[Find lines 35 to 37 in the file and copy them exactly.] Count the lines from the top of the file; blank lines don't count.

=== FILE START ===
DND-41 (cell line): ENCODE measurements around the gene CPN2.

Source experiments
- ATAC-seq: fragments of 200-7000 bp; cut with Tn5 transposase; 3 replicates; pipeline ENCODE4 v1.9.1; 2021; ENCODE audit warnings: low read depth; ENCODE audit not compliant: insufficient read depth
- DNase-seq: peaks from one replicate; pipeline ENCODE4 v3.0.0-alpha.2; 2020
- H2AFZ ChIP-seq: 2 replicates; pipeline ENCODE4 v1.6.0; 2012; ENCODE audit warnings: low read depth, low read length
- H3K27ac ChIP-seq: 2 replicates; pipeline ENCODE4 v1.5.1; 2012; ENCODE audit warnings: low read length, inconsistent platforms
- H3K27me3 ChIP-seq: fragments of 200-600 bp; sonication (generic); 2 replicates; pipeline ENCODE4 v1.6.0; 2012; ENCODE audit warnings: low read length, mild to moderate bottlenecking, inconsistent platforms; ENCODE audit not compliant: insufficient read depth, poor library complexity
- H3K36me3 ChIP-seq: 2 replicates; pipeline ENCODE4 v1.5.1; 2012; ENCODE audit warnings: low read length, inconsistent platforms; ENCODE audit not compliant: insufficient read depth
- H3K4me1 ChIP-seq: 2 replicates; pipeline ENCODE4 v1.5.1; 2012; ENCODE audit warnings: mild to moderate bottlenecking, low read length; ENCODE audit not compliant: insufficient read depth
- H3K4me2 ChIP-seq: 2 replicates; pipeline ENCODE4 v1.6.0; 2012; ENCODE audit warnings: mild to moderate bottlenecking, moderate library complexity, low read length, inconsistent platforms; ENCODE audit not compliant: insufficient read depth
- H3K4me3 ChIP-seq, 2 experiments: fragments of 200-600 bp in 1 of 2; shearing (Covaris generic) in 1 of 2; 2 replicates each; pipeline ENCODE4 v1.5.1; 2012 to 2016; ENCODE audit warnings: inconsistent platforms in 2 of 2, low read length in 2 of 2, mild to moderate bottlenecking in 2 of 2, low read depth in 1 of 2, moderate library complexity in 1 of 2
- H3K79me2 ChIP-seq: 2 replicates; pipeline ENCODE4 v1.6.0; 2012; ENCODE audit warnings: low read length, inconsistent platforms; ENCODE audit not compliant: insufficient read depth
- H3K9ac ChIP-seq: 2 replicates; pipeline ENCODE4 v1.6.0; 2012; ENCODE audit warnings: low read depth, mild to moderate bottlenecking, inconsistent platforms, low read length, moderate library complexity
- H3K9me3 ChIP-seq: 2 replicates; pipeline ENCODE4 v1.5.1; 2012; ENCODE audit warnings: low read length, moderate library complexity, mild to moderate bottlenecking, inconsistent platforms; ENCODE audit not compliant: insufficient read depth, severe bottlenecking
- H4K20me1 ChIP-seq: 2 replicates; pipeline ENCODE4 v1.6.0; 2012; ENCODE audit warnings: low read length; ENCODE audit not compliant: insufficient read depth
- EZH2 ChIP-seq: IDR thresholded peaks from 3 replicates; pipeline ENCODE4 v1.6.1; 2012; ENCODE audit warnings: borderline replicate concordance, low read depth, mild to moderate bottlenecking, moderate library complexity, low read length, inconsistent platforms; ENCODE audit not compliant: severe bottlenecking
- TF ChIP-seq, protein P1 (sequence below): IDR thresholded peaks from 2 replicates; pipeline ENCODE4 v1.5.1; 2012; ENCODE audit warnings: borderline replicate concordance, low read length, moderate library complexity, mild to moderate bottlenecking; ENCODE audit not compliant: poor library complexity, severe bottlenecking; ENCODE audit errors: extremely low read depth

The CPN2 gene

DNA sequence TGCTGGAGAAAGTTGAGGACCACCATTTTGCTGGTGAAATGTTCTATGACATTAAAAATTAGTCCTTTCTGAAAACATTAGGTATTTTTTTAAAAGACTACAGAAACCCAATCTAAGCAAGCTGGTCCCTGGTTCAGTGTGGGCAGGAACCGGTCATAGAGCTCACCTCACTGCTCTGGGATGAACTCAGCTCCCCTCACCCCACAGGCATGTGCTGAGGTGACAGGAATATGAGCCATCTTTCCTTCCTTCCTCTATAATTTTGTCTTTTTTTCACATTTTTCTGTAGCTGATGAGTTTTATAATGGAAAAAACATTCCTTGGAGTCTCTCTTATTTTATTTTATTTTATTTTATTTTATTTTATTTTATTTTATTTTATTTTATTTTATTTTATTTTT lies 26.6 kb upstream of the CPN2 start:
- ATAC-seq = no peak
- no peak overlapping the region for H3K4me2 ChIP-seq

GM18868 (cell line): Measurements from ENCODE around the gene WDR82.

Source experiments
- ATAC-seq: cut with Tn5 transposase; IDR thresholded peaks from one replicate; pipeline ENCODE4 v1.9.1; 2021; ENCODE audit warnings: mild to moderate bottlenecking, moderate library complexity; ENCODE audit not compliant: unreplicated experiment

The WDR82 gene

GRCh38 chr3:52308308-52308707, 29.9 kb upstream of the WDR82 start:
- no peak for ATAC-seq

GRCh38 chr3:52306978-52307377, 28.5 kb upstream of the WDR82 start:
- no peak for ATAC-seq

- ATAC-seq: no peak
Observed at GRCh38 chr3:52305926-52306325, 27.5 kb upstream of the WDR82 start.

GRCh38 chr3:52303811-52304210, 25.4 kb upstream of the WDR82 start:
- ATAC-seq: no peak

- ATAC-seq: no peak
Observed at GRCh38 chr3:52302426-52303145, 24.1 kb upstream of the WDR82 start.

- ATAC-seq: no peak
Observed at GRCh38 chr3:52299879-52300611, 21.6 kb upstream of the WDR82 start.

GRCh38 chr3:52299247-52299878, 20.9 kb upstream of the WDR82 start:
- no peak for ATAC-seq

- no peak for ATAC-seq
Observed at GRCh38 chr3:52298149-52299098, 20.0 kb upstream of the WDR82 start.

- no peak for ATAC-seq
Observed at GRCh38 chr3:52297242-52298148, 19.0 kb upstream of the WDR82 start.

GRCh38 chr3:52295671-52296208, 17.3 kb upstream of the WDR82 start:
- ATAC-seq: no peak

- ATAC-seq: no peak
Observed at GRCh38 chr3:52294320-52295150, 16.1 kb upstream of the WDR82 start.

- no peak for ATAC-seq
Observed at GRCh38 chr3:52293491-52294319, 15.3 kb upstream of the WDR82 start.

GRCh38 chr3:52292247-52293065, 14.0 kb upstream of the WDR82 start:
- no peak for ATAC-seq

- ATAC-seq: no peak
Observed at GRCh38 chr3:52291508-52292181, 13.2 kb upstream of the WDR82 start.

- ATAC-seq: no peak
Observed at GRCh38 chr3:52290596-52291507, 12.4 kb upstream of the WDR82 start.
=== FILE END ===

Observed at GRCh38 chr3:52302426-52303145, 24.1 kb upstream of the WDR82 start.

- ATAC-seq: no peak
Observed at GRCh38 chr3:52299879-52300611, 21.6 kb upstream of the WDR82 start.